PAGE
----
Mirepoix is a French word for the combination of onions, celery or celeric, and carrots used as a basis for soup stocks, stews, sautéed meals and a wide variety of other foods. To cooks everywhere this is the basis for the flavor combination of all manner of meals. The word kept coming up here and there in food conversations and on cooking shows. An unfamiliar word is a gateway to new ideas. (Look it up!)
“In French cuisine, a Mirepoix (pronounced /mɪərˈpwɑː/ meer-PWAH, is a combination of onions, carrots, and celery (either common Pascal celery or celeriac). Mirepoix, either raw, roasted or sautéed with butter, is the flavor base for a wide number of dishes, such as stocks, soups, stews and sauces. The three ingredients are commonly referred to as aromatics.
“…combinations, both in and out of the French culinary repertoire, may include leeks, parsnips, garlic, tomatoes, shallots, mushrooms, bell peppers, chilies, and ginger, according to the requirements of the regional cuisine or the instructions of the particular chef or recipe.”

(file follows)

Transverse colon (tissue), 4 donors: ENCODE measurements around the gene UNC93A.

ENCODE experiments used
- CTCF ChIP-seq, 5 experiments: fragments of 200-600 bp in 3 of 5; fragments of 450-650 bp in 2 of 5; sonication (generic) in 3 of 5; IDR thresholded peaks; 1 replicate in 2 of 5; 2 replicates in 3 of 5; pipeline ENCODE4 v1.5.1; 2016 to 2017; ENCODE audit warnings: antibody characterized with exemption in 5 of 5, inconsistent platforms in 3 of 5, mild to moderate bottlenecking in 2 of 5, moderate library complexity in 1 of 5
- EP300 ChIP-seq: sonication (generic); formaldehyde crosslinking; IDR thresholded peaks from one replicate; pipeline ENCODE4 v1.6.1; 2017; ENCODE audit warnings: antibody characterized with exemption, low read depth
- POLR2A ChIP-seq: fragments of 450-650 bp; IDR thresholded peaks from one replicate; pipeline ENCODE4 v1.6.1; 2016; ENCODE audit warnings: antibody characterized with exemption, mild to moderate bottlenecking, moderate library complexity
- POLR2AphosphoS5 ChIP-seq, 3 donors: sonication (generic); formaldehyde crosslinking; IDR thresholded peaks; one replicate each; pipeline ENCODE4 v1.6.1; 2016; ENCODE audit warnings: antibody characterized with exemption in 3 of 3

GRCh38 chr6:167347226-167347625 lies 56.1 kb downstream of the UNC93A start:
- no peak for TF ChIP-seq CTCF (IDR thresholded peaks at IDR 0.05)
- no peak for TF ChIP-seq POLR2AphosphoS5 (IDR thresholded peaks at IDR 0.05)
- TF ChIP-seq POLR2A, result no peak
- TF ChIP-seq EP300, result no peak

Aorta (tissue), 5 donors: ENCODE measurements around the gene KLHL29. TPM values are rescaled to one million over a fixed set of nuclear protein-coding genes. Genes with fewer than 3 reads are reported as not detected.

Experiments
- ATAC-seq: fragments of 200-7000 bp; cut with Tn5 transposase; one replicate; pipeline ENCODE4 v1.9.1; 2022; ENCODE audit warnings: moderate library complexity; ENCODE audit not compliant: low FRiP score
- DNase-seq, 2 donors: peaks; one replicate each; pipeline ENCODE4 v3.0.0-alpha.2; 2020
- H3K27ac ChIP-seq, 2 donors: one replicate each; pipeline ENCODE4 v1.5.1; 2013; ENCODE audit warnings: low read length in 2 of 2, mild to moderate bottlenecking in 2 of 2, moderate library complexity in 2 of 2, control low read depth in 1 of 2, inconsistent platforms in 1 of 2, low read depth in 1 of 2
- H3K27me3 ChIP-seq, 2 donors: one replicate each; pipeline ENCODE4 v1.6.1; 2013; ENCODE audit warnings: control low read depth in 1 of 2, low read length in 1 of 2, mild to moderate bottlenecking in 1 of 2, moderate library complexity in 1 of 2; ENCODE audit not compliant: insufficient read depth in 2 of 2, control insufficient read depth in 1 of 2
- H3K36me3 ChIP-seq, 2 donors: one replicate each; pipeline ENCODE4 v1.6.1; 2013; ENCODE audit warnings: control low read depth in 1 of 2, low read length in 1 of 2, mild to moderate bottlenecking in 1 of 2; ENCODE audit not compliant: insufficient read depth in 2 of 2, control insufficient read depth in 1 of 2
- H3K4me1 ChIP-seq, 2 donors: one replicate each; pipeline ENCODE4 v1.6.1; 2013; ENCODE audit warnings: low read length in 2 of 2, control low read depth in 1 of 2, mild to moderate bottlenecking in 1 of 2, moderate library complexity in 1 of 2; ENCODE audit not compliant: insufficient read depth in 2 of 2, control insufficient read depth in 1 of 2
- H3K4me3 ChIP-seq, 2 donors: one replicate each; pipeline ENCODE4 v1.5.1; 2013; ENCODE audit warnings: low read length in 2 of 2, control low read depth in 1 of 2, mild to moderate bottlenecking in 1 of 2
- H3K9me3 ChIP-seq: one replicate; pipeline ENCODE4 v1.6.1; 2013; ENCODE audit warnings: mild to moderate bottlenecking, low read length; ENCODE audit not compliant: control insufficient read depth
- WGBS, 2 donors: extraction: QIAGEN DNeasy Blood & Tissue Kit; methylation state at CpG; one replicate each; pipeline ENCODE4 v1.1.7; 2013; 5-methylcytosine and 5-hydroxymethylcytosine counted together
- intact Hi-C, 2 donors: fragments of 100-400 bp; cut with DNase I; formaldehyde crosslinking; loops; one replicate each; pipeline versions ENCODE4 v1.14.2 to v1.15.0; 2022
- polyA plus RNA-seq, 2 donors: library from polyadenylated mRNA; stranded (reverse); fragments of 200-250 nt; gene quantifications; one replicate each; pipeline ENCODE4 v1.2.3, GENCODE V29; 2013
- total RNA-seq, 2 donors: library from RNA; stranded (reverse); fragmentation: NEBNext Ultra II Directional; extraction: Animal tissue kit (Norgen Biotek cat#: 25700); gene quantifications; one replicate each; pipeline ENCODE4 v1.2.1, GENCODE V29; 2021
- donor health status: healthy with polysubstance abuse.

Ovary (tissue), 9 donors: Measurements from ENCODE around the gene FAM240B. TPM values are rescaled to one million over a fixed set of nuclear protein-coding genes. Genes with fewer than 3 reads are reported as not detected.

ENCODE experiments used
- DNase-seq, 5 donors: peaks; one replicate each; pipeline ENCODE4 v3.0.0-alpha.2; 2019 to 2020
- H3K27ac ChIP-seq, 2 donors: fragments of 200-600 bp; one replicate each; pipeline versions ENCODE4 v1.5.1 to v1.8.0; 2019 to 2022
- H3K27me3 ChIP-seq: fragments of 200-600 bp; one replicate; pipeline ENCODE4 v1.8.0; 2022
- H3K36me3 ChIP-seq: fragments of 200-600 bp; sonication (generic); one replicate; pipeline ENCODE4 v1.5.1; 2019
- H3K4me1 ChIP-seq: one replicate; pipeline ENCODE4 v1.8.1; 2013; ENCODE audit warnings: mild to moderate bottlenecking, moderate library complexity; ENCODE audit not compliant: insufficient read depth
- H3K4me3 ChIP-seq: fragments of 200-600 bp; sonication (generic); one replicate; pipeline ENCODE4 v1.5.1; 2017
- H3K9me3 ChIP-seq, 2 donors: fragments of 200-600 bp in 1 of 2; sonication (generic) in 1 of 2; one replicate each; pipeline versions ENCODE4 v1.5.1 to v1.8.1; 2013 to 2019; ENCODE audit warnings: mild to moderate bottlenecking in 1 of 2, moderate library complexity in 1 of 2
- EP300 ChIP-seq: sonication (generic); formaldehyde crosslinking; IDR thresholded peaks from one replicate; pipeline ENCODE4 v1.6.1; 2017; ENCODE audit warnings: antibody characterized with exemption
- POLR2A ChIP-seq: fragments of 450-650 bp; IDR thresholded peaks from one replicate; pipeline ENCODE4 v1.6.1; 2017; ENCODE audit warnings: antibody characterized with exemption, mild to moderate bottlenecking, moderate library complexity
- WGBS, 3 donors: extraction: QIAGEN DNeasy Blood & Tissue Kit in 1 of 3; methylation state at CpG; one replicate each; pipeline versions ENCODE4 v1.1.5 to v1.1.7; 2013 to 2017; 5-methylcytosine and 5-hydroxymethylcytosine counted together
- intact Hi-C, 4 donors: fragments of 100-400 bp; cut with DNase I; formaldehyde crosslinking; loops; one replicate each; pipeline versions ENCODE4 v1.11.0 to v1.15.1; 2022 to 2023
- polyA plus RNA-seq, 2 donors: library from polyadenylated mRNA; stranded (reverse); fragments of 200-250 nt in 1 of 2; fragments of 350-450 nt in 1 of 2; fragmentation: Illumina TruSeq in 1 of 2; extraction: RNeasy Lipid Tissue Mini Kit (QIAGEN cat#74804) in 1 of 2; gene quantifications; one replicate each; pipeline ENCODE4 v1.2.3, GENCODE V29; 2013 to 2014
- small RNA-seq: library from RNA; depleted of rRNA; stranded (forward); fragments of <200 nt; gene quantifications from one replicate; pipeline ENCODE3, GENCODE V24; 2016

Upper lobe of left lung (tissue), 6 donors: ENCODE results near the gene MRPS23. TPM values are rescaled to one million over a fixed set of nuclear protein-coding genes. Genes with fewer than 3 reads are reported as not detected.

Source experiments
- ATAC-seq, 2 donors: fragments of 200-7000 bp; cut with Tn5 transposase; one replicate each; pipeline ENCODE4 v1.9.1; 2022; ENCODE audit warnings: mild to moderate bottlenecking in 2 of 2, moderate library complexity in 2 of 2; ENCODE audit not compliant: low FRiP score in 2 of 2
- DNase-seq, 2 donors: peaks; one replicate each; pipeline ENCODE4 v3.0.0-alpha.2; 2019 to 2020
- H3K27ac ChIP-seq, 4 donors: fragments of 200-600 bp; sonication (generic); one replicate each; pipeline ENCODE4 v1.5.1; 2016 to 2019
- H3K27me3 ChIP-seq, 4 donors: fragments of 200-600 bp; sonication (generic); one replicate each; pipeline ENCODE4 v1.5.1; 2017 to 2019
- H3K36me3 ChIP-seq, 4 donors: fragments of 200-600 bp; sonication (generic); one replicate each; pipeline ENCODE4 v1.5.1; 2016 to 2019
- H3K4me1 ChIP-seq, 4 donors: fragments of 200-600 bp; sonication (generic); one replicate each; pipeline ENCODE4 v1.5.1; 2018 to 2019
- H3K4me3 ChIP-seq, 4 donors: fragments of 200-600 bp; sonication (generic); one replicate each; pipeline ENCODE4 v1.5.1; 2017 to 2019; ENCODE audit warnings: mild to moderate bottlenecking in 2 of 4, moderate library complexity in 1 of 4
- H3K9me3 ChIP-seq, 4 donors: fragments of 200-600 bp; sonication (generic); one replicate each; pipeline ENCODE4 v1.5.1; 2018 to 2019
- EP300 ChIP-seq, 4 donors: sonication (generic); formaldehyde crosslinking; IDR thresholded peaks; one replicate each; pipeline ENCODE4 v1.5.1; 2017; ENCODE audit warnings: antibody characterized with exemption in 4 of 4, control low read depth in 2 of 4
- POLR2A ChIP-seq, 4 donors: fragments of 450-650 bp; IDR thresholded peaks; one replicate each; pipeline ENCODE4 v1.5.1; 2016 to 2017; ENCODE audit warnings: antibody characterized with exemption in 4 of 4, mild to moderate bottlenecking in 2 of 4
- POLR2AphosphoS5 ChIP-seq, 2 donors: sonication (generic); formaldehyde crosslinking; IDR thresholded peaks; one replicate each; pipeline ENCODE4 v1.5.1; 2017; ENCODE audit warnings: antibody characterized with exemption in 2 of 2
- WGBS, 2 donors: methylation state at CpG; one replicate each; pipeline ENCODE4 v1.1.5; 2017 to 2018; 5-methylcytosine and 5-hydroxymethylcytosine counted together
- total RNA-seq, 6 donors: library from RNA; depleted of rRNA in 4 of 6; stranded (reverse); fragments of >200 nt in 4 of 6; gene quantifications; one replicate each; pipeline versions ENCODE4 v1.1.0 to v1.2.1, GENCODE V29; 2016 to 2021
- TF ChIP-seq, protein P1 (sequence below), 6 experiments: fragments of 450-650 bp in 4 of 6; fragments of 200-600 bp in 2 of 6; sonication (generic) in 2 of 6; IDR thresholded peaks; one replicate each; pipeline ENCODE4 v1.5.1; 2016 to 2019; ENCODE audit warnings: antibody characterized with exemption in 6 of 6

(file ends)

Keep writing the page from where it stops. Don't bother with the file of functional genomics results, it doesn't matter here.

That pretty much sums up the way to start out. Here are numbers for readers who appreciate detail – “Traditionally, the weight ratio for mirepoix is 2:1:1 of onions, celery, and carrots; the ratio for bones to mirepoix for stock is 10:1. When making a white stock, or fond blanc, parsnips are used instead of carrots to maintain the pale color.” (Hmm. Now I know when to use parsnips.)
http://en.wikipedia.org/wiki/Mirepoix_(cuisine) Retrieved March 25, 2011.
Years ago, I started out cooking with the butter version of Mirepoix. (Known to me all these years as a soup base.) Having had to reform my wicked ways, I use olive oil from the Italian method and sometimes add garlic. I am working up to using more leeks and fennel. At times, when I am feeling really abstemious, the vegetables are softened in only water. (Mon Dieu!)
Chop, chop, chop and the celery, carrot and onion are ready. Tonight I added some tiny orange lentils with brown rice. Once it is cooked I’ll freeze it and use it for soups. Just add vegetables or meats to make a bowl of nourishment and keep off the chill. The above-recommended ingredients can be added, at will, to deepen the flavors. (I found the sweetest carrots at the Minneapolis Farmer’s market last weekend.)
More mirepoix to you.
Your comments are welcome.